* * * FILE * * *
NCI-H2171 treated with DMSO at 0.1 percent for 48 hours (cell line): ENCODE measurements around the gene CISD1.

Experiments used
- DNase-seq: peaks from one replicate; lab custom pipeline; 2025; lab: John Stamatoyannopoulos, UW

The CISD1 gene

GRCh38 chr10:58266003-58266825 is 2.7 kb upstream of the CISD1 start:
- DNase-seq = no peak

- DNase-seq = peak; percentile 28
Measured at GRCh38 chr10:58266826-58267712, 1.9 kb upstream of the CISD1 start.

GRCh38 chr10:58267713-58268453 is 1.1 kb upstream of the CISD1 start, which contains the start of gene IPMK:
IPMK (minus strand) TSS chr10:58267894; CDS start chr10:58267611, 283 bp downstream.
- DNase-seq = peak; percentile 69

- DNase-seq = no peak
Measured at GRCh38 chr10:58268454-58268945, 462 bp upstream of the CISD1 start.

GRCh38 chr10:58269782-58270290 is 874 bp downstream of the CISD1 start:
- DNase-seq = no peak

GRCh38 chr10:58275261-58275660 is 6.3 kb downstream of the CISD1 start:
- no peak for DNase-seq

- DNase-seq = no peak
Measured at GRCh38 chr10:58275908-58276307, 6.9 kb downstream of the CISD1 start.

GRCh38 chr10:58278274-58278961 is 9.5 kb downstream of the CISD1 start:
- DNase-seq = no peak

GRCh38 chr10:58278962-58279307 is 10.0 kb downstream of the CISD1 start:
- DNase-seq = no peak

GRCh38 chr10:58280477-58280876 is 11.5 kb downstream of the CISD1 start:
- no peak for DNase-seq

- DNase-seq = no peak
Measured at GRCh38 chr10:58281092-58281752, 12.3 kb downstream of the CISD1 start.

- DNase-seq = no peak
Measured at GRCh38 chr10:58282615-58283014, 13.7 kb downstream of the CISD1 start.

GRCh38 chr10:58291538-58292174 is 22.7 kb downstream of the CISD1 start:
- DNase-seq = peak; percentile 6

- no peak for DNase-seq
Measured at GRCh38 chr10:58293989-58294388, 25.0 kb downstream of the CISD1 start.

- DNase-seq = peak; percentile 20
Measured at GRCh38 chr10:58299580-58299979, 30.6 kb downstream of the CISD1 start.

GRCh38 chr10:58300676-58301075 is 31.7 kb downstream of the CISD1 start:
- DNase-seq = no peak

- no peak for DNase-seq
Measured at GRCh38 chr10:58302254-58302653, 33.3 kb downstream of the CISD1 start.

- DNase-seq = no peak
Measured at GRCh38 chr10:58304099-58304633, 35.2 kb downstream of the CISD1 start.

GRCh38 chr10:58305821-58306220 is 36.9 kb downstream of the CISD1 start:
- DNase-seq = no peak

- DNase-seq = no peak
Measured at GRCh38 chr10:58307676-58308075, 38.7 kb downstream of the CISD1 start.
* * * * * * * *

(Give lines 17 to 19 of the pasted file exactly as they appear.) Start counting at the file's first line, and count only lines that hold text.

- no peak for DNase-seq

- DNase-seq = no peak
Measured at GRCh38 chr10:58275908-58276307, 6.9 kb downstream of the CISD1 start.